During the draft, trades between picks are made according to a value chart that determines a value for each pick. For example, a team wanting to trade up 3 spots to get a player would first need to determine how much value they will be gaining and what they should offer their trade partner as compensation.
The only trade value charts available to fans have been online and they are all very similar, if not identical. With changes in the NFL over the last few years, specifically in the rookie salaries and depth of rookie classes, this generic chart has become outdated. A good example of this was a trade between the Colts and Dolphins in the 2009 Draft. The Colts traded up to the 56th spot and gave the Dolphins their 61st and 165th spots. According to the generic value chart on the internet, the Colts acquired 340 value points with the 56th pick and gave up 292 for the 61st pick. To compensate for the 48 point difference, they added the 165th pick; however, that pick is only worth 25.4 in the old chart. Why would the Colts offer that pick and why would the Dolphins accept when the Colts had the 127th pick worth 47 points available for trading?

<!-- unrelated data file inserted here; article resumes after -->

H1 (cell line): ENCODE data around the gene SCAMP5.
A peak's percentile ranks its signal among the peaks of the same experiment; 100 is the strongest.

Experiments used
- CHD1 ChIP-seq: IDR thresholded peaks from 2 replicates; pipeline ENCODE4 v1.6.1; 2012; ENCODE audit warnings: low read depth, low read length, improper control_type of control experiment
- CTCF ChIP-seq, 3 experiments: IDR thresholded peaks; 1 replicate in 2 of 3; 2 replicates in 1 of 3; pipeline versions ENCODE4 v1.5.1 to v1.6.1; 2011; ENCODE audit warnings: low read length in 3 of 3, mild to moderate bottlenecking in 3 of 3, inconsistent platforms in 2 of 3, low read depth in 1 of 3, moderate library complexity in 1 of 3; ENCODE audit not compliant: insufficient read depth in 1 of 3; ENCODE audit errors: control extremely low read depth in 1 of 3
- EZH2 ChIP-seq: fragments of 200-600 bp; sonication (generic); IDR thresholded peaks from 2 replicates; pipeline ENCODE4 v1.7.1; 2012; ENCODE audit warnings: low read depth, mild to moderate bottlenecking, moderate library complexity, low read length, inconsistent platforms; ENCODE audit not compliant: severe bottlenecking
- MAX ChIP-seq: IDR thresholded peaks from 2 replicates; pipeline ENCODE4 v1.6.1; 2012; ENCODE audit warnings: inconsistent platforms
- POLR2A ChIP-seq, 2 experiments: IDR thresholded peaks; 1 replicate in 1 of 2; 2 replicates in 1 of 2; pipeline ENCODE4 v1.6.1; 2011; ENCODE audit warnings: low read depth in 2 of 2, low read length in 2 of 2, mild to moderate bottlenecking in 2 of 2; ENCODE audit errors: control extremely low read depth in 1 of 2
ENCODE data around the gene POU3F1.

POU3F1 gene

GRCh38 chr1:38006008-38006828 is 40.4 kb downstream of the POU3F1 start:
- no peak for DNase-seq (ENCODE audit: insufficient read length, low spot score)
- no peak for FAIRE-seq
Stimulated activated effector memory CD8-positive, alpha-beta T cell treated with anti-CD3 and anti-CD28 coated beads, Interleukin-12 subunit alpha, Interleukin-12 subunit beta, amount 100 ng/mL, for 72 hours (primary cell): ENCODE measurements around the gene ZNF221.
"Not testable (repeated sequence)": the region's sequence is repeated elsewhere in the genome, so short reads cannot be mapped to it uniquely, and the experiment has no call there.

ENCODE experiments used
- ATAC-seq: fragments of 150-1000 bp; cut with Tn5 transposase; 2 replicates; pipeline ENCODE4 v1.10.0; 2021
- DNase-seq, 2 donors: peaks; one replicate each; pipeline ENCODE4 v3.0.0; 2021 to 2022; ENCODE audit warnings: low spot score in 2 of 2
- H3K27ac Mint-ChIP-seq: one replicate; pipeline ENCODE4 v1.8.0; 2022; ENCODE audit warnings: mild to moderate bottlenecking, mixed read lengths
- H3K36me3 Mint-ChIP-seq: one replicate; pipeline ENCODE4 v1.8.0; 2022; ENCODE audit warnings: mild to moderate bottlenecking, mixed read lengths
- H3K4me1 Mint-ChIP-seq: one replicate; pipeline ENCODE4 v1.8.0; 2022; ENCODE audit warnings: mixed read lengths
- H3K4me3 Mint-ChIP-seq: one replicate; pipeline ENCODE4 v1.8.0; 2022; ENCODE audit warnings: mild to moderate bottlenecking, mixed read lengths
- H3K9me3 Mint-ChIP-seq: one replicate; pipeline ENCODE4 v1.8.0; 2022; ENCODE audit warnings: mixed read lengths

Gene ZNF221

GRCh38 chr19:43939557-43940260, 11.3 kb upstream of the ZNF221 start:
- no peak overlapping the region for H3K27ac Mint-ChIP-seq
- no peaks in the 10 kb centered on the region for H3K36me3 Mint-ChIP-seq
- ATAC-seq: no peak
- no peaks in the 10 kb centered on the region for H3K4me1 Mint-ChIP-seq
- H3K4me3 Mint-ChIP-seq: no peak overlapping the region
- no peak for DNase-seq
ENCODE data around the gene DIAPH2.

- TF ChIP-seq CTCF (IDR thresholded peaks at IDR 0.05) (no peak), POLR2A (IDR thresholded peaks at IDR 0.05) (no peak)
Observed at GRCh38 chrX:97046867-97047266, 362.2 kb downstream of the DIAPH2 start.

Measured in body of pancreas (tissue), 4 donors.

In fact, according to the old chart the teams trading up won their trades 7 out of the first 8 times in the draft. This obviously indicates that the higher picks have been devalued in recent years.
What I set out to do was create a chart that more closely represented the values of the picks according to the general managers. I took draft day trades and adjusted the chart values to make the lopsided trades such as the Colts/Dolphins trade more even. So here is the Big Cat Country 2010 Trade Value Chart and what I undoubtedly consider to be the most accurate chart available to fans: